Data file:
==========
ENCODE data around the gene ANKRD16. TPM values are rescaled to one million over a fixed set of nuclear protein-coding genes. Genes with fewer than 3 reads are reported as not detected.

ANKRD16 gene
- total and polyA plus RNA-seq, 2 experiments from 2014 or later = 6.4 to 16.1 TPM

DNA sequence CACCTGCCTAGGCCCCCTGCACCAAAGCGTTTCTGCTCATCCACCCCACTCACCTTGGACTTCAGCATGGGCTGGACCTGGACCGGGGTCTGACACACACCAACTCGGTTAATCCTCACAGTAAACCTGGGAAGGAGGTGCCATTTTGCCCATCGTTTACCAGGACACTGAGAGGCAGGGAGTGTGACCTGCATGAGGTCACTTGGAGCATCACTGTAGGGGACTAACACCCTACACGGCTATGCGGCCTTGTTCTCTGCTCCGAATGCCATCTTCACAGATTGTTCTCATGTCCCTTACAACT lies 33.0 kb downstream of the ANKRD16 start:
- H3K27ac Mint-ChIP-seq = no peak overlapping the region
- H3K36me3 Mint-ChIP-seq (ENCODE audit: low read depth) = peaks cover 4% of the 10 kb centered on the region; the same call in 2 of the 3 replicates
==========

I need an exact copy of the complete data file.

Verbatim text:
ENCODE data around the gene ANKRD16. TPM values are rescaled to one million over a fixed set of nuclear protein-coding genes. Genes with fewer than 3 reads are reported as not detected.

ANKRD16 gene
- total and polyA plus RNA-seq, 2 experiments from 2014 or later = 6.4 to 16.1 TPM

DNA sequence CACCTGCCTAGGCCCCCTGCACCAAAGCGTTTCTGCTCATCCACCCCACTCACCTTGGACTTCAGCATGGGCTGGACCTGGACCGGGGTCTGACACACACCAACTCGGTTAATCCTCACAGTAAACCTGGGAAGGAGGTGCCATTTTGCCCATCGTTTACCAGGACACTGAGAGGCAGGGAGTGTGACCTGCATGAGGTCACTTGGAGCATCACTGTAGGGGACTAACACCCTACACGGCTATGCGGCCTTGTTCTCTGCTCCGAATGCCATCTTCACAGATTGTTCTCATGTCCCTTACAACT lies 33.0 kb downstream of the ANKRD16 start:
- H3K27ac Mint-ChIP-seq = no peak overlapping the region
- H3K36me3 Mint-ChIP-seq (ENCODE audit: low read depth) = peaks cover 4% of the 10 kb centered on the region; the same call in 2 of the 3 replicates